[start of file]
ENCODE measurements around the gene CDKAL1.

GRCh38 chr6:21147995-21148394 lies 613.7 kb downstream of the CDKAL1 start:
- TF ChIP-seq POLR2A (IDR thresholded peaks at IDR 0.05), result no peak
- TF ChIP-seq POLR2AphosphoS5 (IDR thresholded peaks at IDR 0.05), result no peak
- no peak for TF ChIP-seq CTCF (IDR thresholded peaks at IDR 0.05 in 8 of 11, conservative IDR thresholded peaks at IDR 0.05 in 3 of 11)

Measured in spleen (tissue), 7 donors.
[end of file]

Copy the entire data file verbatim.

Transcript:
ENCODE measurements around the gene CDKAL1.

GRCh38 chr6:21147995-21148394 lies 613.7 kb downstream of the CDKAL1 start:
- TF ChIP-seq POLR2A (IDR thresholded peaks at IDR 0.05), result no peak
- TF ChIP-seq POLR2AphosphoS5 (IDR thresholded peaks at IDR 0.05), result no peak
- no peak for TF ChIP-seq CTCF (IDR thresholded peaks at IDR 0.05 in 8 of 11, conservative IDR thresholded peaks at IDR 0.05 in 3 of 11)

Measured in spleen (tissue), 7 donors.